Don’t worry about doing the reverse though; the human mind accentuates the negative, so you are probably already recognizing the bad when you see the good by default.
Give to People
This does not just mean hand dollar bills to the homeless (although that’s a good start). Give attention. Give praise. Give people what you want, because that makes it more likely that they will give the same thing back to you in exchange.
Stay Physically Active
Anyone who has read two words about mental health on the internet knew this was coming. But there is a reason everyone recommends it: Physical activity is part of the body’s ability to handle its emotions. It’s all hormones and chemicals after all, and exercise helps with that process.
Stay Mentally Active
Some people find themselves mentally overactive, and so they probably think that this tip isn’t for them. That is not true. Staying mentally active means stimulating your intellect, not just overthinking text messages. That means you need to be asking interesting questions about the world, seeking new horizons in your interests, and thinking deeply about what you are doing.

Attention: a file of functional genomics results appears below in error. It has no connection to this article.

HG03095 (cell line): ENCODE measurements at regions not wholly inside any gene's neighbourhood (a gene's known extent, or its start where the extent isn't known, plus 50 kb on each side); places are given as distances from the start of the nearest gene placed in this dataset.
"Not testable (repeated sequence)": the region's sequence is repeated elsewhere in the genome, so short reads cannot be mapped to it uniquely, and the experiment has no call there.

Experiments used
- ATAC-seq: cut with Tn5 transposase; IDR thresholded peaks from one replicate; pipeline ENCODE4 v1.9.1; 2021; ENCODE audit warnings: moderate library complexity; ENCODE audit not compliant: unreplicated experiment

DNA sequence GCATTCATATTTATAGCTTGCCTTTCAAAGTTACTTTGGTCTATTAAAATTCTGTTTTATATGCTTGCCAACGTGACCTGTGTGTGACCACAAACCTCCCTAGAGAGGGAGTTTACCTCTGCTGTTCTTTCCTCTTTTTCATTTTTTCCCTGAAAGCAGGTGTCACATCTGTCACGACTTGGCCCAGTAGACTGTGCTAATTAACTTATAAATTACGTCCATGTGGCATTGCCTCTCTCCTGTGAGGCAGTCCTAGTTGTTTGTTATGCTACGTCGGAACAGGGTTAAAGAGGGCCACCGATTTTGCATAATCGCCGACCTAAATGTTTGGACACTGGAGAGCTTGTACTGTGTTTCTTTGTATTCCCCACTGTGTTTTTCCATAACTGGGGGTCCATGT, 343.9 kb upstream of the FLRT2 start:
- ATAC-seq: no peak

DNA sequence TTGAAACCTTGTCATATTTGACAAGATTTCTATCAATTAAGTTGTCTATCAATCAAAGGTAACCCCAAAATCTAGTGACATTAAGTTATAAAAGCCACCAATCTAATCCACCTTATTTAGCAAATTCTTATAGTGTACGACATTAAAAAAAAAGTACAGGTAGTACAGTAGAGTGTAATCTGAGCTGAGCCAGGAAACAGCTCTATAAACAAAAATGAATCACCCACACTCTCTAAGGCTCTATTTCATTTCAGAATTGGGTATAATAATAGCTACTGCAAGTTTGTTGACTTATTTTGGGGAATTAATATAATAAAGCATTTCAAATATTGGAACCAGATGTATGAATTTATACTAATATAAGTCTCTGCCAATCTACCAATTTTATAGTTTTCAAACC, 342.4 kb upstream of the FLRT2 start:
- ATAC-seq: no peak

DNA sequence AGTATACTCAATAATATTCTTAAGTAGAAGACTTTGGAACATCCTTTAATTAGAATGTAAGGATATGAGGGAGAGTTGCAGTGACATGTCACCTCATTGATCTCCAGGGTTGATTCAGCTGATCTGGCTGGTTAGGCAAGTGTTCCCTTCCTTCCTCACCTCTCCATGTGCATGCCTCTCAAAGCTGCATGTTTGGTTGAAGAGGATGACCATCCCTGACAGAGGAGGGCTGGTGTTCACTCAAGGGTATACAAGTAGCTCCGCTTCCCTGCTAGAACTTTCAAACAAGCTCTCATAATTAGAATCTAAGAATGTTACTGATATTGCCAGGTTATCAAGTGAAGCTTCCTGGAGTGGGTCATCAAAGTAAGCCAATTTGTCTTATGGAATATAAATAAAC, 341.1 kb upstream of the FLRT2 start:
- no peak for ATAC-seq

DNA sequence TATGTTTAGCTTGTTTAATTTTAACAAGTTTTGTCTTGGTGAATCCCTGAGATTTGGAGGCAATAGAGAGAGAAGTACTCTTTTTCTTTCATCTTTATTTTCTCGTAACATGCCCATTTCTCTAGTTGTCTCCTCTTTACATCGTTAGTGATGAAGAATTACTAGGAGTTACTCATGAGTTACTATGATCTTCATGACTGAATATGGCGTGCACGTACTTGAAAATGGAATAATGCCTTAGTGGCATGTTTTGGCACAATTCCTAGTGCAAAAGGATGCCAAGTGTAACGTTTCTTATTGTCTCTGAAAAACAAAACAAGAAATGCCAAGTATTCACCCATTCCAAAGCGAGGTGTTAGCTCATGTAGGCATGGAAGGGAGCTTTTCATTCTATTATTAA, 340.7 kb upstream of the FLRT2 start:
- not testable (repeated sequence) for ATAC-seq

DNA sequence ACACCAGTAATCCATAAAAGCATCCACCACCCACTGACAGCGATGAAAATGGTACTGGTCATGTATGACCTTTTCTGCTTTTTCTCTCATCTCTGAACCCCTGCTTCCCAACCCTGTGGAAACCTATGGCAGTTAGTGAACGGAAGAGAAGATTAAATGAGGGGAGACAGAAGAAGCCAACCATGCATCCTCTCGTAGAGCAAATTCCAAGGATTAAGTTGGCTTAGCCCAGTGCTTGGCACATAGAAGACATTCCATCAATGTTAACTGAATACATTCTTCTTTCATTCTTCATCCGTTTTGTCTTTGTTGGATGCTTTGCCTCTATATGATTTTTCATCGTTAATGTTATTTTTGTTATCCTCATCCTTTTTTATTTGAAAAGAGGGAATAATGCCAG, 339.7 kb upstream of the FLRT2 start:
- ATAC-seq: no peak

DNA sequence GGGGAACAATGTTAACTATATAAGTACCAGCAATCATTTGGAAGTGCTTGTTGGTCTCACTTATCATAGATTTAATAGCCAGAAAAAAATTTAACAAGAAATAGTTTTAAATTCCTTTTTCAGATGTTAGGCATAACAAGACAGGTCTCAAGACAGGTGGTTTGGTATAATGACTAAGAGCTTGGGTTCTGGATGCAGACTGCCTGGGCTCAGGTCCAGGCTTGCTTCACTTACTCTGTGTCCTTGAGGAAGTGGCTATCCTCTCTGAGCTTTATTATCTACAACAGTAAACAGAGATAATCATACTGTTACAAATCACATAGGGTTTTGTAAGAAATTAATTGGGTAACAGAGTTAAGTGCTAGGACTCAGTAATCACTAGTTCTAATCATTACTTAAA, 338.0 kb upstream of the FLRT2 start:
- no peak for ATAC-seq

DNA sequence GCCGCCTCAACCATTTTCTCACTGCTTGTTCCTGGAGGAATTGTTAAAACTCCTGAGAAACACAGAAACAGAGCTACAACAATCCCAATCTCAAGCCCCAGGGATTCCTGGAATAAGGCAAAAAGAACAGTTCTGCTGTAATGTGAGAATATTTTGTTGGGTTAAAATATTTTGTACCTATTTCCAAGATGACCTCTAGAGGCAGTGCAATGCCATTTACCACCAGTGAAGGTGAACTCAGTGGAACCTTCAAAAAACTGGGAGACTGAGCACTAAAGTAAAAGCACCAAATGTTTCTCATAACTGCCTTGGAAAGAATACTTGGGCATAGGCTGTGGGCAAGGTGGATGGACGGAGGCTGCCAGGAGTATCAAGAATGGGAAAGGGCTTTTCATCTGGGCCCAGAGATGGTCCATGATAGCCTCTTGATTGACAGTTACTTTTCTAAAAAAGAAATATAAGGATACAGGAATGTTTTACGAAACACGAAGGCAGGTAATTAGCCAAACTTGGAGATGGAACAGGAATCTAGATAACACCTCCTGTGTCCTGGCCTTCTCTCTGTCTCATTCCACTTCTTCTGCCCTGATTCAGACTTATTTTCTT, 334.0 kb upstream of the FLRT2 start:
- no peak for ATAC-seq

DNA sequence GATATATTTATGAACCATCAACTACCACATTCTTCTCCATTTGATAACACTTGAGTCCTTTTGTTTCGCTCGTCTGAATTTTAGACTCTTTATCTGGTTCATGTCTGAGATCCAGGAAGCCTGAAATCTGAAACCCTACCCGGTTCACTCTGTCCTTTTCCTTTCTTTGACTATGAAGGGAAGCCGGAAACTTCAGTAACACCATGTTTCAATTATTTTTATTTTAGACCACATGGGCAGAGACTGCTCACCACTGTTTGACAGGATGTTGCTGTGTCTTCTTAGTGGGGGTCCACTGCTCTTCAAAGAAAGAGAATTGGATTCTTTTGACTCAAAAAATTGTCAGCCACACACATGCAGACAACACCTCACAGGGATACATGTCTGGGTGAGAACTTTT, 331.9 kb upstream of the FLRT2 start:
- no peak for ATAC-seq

Directed thinking is enlightening. Omnidirectional thinking is just painful.
There are a lot of ways to do this, and none of them are going to work very well at first. Even if you go to bed at a good time, you are still probably going to lie in bed trying to sleep for hours.
If you consistently go to bed at the same time, however, your body will learn to relax at that time. And if you curtail your pattern of eating to fit that time, it will work even better.
Eat Healthy, at Least Before Bed
And speaking of eating, that is another common mental health tip you have probably heard before. Like exercise though, it is absolutely true. If you eat nothing but crackers and drink nothing but soda, your body will be in pain from the lack of nutrients.
Prioritize macronutrients (protein, lipids, and carbs) and then vitamins (A, B, C, D, etc.).
Treat Yourself, but Not Before Bed